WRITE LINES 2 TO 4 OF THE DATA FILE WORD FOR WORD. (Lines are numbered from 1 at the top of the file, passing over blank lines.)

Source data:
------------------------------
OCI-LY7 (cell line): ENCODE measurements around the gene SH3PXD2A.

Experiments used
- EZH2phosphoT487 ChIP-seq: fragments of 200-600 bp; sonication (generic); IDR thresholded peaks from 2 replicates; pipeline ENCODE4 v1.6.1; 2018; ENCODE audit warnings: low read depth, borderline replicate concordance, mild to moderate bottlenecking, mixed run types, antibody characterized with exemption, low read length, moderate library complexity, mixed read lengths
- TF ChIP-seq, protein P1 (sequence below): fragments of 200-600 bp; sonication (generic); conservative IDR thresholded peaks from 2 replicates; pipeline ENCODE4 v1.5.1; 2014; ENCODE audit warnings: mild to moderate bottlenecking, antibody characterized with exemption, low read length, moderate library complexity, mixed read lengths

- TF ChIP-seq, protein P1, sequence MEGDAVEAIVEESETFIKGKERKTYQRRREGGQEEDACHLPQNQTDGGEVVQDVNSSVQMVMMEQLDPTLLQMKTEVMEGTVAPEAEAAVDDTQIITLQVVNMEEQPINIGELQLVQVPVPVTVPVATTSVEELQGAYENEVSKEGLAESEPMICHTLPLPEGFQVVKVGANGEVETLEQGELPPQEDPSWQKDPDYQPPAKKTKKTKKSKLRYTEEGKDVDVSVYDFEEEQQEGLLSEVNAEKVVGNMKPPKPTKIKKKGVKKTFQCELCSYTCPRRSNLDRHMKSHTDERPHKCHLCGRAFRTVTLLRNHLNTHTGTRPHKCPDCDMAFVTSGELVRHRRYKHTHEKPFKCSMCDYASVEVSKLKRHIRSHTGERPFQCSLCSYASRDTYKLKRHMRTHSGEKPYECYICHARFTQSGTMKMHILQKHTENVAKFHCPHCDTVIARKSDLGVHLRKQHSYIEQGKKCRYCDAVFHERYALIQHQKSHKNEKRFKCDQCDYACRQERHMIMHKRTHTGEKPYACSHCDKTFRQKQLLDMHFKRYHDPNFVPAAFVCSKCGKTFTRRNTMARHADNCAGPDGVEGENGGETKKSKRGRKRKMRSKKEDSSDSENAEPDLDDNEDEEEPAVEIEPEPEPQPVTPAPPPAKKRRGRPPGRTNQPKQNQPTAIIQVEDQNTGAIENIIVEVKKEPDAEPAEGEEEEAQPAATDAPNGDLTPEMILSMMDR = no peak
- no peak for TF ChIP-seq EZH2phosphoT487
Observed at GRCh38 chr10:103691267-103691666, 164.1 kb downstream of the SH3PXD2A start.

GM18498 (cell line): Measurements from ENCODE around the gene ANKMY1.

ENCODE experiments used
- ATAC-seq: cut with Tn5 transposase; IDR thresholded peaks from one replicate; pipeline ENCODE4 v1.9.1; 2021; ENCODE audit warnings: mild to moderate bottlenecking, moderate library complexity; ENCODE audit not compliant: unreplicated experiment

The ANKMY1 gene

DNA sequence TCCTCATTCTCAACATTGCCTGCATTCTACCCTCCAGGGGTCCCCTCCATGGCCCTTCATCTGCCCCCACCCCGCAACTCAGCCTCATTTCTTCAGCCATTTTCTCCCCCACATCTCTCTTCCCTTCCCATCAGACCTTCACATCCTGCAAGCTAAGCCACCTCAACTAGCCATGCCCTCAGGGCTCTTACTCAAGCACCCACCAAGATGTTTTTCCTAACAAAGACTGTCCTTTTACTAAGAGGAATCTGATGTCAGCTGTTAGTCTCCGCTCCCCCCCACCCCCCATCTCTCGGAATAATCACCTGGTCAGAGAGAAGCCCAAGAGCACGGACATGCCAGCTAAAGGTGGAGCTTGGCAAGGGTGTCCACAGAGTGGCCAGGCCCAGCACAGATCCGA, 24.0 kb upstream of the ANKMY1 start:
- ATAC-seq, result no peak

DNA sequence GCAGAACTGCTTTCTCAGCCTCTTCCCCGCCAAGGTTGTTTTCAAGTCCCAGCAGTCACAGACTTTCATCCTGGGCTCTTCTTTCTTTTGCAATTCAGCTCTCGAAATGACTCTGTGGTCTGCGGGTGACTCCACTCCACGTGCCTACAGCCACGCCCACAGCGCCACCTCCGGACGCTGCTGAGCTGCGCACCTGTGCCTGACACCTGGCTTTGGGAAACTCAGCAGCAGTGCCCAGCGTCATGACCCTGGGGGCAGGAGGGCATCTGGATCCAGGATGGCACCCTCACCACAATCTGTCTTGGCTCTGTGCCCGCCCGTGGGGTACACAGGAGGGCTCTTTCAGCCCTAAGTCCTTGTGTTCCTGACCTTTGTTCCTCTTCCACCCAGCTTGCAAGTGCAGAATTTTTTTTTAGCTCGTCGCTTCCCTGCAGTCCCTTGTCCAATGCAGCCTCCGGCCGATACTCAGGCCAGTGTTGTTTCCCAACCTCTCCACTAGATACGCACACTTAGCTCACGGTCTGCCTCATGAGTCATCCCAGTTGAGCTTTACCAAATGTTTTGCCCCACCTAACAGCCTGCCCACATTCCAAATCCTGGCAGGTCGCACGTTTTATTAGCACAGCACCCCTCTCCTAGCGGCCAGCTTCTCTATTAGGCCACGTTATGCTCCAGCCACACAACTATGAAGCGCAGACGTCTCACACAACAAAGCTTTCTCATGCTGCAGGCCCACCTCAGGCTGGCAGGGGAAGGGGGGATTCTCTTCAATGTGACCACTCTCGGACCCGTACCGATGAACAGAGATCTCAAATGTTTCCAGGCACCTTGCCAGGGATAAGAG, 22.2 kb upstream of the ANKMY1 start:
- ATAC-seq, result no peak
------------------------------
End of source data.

Experiments used
- EZH2phosphoT487 ChIP-seq: fragments of 200-600 bp; sonication (generic); IDR thresholded peaks from 2 replicates; pipeline ENCODE4 v1.6.1; 2018; ENCODE audit warnings: low read depth, borderline replicate concordance, mild to moderate bottlenecking, mixed run types, antibody characterized with exemption, low read length, moderate library complexity, mixed read lengths
- TF ChIP-seq, protein P1 (sequence below): fragments of 200-600 bp; sonication (generic); conservative IDR thresholded peaks from 2 replicates; pipeline ENCODE4 v1.5.1; 2014; ENCODE audit warnings: mild to moderate bottlenecking, antibody characterized with exemption, low read length, moderate library complexity, mixed read lengths